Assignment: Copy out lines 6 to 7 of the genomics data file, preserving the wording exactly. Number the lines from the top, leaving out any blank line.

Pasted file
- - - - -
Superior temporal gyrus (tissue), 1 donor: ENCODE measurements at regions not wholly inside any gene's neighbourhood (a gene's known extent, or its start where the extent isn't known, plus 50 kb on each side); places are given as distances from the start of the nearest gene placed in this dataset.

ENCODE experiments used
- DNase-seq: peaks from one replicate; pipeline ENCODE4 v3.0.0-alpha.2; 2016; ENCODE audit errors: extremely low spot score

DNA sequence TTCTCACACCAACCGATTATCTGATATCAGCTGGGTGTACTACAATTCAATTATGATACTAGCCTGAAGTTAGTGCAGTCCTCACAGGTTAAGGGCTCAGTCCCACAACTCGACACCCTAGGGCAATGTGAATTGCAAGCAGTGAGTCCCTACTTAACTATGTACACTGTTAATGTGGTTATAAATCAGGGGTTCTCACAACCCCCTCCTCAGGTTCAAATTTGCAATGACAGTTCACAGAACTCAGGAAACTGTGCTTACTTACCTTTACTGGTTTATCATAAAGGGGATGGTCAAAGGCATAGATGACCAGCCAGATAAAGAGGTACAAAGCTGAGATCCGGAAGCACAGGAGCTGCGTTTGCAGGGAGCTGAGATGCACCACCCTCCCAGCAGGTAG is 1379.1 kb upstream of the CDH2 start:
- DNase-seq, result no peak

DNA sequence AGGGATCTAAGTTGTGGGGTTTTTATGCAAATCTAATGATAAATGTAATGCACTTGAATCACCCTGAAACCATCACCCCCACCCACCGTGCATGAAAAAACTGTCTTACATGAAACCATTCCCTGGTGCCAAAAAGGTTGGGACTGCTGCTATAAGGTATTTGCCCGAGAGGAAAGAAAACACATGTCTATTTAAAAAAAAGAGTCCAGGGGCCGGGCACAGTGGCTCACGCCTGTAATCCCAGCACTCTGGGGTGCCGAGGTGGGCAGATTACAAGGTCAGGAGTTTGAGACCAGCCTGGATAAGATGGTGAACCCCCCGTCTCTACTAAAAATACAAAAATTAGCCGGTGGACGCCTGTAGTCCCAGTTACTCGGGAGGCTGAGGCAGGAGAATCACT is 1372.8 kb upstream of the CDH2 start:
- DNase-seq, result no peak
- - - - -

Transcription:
DNA sequence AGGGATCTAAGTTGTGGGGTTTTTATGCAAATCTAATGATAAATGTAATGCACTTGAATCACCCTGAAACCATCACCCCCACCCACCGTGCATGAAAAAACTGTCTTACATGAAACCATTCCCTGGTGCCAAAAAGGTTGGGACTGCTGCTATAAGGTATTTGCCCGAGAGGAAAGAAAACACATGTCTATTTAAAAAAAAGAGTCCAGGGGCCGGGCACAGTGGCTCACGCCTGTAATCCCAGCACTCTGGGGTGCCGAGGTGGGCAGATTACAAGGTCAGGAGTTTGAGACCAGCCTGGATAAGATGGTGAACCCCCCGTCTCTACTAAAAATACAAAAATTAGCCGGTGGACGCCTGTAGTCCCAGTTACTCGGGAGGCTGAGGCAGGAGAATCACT is 1372.8 kb upstream of the CDH2 start:
- DNase-seq, result no peak